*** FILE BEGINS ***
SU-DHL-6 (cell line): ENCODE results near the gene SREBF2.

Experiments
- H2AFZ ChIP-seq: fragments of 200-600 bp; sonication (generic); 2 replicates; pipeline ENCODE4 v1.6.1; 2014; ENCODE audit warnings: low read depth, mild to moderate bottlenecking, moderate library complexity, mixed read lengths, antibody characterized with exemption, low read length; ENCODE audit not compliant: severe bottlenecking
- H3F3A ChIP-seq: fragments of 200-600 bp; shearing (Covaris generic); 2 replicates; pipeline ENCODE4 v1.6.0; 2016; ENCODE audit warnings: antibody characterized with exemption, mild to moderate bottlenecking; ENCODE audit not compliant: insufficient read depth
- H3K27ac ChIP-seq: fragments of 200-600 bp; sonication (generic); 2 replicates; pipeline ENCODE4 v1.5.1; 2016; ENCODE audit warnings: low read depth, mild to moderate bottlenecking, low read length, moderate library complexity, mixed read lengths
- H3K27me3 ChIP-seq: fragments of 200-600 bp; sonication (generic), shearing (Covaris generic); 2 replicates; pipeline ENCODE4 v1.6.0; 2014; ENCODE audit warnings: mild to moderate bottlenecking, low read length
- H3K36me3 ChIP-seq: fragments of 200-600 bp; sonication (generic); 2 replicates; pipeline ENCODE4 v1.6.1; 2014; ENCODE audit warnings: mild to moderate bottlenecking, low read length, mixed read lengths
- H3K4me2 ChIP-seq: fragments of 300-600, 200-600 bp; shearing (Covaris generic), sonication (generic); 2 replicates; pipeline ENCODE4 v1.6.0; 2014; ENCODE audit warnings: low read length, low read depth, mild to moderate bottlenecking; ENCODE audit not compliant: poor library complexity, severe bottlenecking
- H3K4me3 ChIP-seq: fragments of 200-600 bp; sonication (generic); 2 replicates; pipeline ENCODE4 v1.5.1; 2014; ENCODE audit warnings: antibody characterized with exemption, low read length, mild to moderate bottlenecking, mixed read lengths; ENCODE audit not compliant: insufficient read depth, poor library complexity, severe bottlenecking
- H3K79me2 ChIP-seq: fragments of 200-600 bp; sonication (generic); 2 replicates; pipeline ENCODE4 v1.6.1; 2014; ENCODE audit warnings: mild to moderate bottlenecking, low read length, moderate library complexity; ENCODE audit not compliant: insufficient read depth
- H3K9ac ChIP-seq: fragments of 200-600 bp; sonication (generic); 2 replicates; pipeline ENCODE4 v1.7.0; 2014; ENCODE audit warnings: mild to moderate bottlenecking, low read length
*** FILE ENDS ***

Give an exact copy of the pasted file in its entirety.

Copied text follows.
SU-DHL-6 (cell line): ENCODE results near the gene SREBF2.

Experiments
- H2AFZ ChIP-seq: fragments of 200-600 bp; sonication (generic); 2 replicates; pipeline ENCODE4 v1.6.1; 2014; ENCODE audit warnings: low read depth, mild to moderate bottlenecking, moderate library complexity, mixed read lengths, antibody characterized with exemption, low read length; ENCODE audit not compliant: severe bottlenecking
- H3F3A ChIP-seq: fragments of 200-600 bp; shearing (Covaris generic); 2 replicates; pipeline ENCODE4 v1.6.0; 2016; ENCODE audit warnings: antibody characterized with exemption, mild to moderate bottlenecking; ENCODE audit not compliant: insufficient read depth
- H3K27ac ChIP-seq: fragments of 200-600 bp; sonication (generic); 2 replicates; pipeline ENCODE4 v1.5.1; 2016; ENCODE audit warnings: low read depth, mild to moderate bottlenecking, low read length, moderate library complexity, mixed read lengths
- H3K27me3 ChIP-seq: fragments of 200-600 bp; sonication (generic), shearing (Covaris generic); 2 replicates; pipeline ENCODE4 v1.6.0; 2014; ENCODE audit warnings: mild to moderate bottlenecking, low read length
- H3K36me3 ChIP-seq: fragments of 200-600 bp; sonication (generic); 2 replicates; pipeline ENCODE4 v1.6.1; 2014; ENCODE audit warnings: mild to moderate bottlenecking, low read length, mixed read lengths
- H3K4me2 ChIP-seq: fragments of 300-600, 200-600 bp; shearing (Covaris generic), sonication (generic); 2 replicates; pipeline ENCODE4 v1.6.0; 2014; ENCODE audit warnings: low read length, low read depth, mild to moderate bottlenecking; ENCODE audit not compliant: poor library complexity, severe bottlenecking
- H3K4me3 ChIP-seq: fragments of 200-600 bp; sonication (generic); 2 replicates; pipeline ENCODE4 v1.5.1; 2014; ENCODE audit warnings: antibody characterized with exemption, low read length, mild to moderate bottlenecking, mixed read lengths; ENCODE audit not compliant: insufficient read depth, poor library complexity, severe bottlenecking
- H3K79me2 ChIP-seq: fragments of 200-600 bp; sonication (generic); 2 replicates; pipeline ENCODE4 v1.6.1; 2014; ENCODE audit warnings: mild to moderate bottlenecking, low read length, moderate library complexity; ENCODE audit not compliant: insufficient read depth
- H3K9ac ChIP-seq: fragments of 200-600 bp; sonication (generic); 2 replicates; pipeline ENCODE4 v1.7.0; 2014; ENCODE audit warnings: mild to moderate bottlenecking, low read length